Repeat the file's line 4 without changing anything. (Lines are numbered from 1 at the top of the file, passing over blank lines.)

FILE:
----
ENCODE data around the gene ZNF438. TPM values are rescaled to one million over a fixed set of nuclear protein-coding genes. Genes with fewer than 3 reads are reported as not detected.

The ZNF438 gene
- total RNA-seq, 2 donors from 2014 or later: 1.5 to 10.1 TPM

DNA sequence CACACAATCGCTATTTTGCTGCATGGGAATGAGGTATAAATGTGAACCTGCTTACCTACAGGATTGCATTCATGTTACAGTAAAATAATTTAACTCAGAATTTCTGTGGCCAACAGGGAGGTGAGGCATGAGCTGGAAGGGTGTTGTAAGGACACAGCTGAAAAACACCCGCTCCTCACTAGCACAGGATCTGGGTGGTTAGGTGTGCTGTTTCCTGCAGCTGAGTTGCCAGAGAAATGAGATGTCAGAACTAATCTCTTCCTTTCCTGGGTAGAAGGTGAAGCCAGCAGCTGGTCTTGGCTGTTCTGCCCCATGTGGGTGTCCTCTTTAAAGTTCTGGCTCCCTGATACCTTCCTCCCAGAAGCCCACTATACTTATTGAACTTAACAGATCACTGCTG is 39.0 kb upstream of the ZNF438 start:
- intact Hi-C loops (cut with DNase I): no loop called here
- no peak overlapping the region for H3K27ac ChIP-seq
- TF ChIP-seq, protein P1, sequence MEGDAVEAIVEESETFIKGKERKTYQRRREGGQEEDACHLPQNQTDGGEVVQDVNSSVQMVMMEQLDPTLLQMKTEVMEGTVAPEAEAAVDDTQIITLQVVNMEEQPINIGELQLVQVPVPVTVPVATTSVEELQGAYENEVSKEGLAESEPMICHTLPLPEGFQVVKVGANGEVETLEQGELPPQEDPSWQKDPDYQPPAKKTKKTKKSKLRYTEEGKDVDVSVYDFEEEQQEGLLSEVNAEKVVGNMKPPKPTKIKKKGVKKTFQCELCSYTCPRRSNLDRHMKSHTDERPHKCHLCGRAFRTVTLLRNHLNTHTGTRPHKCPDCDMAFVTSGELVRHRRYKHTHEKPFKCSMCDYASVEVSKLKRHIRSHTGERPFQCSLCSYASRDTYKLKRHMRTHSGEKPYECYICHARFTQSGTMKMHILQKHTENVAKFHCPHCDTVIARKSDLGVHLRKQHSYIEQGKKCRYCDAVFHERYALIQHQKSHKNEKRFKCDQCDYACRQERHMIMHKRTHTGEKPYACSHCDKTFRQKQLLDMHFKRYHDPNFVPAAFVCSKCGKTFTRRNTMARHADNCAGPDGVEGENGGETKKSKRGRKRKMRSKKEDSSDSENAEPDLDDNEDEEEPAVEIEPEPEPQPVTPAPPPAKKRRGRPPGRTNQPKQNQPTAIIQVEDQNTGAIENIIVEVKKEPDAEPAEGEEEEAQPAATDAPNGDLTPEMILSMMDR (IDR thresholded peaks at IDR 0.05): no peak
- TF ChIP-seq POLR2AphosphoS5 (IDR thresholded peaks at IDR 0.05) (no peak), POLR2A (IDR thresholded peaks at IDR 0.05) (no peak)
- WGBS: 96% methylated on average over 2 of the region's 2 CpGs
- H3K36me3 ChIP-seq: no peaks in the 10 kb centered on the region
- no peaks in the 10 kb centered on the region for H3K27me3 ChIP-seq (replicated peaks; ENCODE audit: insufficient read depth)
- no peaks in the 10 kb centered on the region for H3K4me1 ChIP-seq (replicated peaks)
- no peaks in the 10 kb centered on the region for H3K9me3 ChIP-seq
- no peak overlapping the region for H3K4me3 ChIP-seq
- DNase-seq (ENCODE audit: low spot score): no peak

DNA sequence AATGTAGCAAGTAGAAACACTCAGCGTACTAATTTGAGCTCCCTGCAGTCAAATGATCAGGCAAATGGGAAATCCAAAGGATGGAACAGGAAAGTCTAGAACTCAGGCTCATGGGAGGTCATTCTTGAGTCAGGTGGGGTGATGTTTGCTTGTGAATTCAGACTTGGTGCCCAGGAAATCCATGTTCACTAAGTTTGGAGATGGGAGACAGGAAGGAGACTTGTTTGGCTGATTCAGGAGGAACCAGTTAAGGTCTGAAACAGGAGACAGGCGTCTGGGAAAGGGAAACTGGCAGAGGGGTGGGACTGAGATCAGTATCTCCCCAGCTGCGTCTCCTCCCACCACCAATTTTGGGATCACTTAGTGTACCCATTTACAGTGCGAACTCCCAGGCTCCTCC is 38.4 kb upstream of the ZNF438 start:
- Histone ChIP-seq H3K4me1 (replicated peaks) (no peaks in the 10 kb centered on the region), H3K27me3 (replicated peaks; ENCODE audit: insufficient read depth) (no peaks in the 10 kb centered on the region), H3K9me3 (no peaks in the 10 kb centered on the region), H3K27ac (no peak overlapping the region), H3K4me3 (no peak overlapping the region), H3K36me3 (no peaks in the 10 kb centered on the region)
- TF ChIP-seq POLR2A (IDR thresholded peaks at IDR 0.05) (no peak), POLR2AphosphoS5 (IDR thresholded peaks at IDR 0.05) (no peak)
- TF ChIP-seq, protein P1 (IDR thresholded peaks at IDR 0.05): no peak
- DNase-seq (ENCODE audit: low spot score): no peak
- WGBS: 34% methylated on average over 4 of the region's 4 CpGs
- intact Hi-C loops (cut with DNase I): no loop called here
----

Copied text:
DNA sequence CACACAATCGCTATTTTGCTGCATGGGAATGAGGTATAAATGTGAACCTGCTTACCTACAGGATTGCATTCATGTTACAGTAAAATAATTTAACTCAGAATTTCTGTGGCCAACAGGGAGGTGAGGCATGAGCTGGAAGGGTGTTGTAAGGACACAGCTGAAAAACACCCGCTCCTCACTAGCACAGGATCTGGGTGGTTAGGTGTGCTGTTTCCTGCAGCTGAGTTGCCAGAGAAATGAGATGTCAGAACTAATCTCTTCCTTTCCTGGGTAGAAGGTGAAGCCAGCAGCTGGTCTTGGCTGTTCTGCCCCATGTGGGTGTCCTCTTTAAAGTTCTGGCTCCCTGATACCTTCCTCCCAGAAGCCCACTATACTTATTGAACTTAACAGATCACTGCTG is 39.0 kb upstream of the ZNF438 start: